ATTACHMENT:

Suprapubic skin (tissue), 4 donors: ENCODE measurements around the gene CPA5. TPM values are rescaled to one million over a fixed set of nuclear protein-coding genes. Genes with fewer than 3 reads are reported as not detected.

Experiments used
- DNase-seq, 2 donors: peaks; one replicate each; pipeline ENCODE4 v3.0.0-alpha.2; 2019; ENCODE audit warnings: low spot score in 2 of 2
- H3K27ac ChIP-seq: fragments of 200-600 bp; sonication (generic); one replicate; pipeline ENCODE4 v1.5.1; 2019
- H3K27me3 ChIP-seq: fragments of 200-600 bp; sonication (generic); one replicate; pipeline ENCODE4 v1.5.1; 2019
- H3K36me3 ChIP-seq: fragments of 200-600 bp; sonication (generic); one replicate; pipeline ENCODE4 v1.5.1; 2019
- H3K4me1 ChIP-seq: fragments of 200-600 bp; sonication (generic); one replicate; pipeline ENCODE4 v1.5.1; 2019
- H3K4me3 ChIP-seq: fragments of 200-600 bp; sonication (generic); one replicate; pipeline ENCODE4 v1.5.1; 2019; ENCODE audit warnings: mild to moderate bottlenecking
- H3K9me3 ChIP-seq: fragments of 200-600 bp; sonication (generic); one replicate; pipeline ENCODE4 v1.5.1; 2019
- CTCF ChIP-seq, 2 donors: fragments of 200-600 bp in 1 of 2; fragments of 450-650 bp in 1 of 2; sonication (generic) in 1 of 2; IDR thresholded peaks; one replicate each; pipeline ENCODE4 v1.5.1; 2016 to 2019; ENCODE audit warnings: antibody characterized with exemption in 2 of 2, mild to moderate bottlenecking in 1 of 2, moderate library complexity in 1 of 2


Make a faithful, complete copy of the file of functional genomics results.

Suprapubic skin (tissue), 4 donors: ENCODE measurements around the gene CPA5. TPM values are rescaled to one million over a fixed set of nuclear protein-coding genes. Genes with fewer than 3 reads are reported as not detected.

Experiments used
- DNase-seq, 2 donors: peaks; one replicate each; pipeline ENCODE4 v3.0.0-alpha.2; 2019; ENCODE audit warnings: low spot score in 2 of 2
- H3K27ac ChIP-seq: fragments of 200-600 bp; sonication (generic); one replicate; pipeline ENCODE4 v1.5.1; 2019
- H3K27me3 ChIP-seq: fragments of 200-600 bp; sonication (generic); one replicate; pipeline ENCODE4 v1.5.1; 2019
- H3K36me3 ChIP-seq: fragments of 200-600 bp; sonication (generic); one replicate; pipeline ENCODE4 v1.5.1; 2019
- H3K4me1 ChIP-seq: fragments of 200-600 bp; sonication (generic); one replicate; pipeline ENCODE4 v1.5.1; 2019
- H3K4me3 ChIP-seq: fragments of 200-600 bp; sonication (generic); one replicate; pipeline ENCODE4 v1.5.1; 2019; ENCODE audit warnings: mild to moderate bottlenecking
- H3K9me3 ChIP-seq: fragments of 200-600 bp; sonication (generic); one replicate; pipeline ENCODE4 v1.5.1; 2019
- CTCF ChIP-seq, 2 donors: fragments of 200-600 bp in 1 of 2; fragments of 450-650 bp in 1 of 2; sonication (generic) in 1 of 2; IDR thresholded peaks; one replicate each; pipeline ENCODE4 v1.5.1; 2016 to 2019; ENCODE audit warnings: antibody characterized with exemption in 2 of 2, mild to moderate bottlenecking in 1 of 2, moderate library complexity in 1 of 2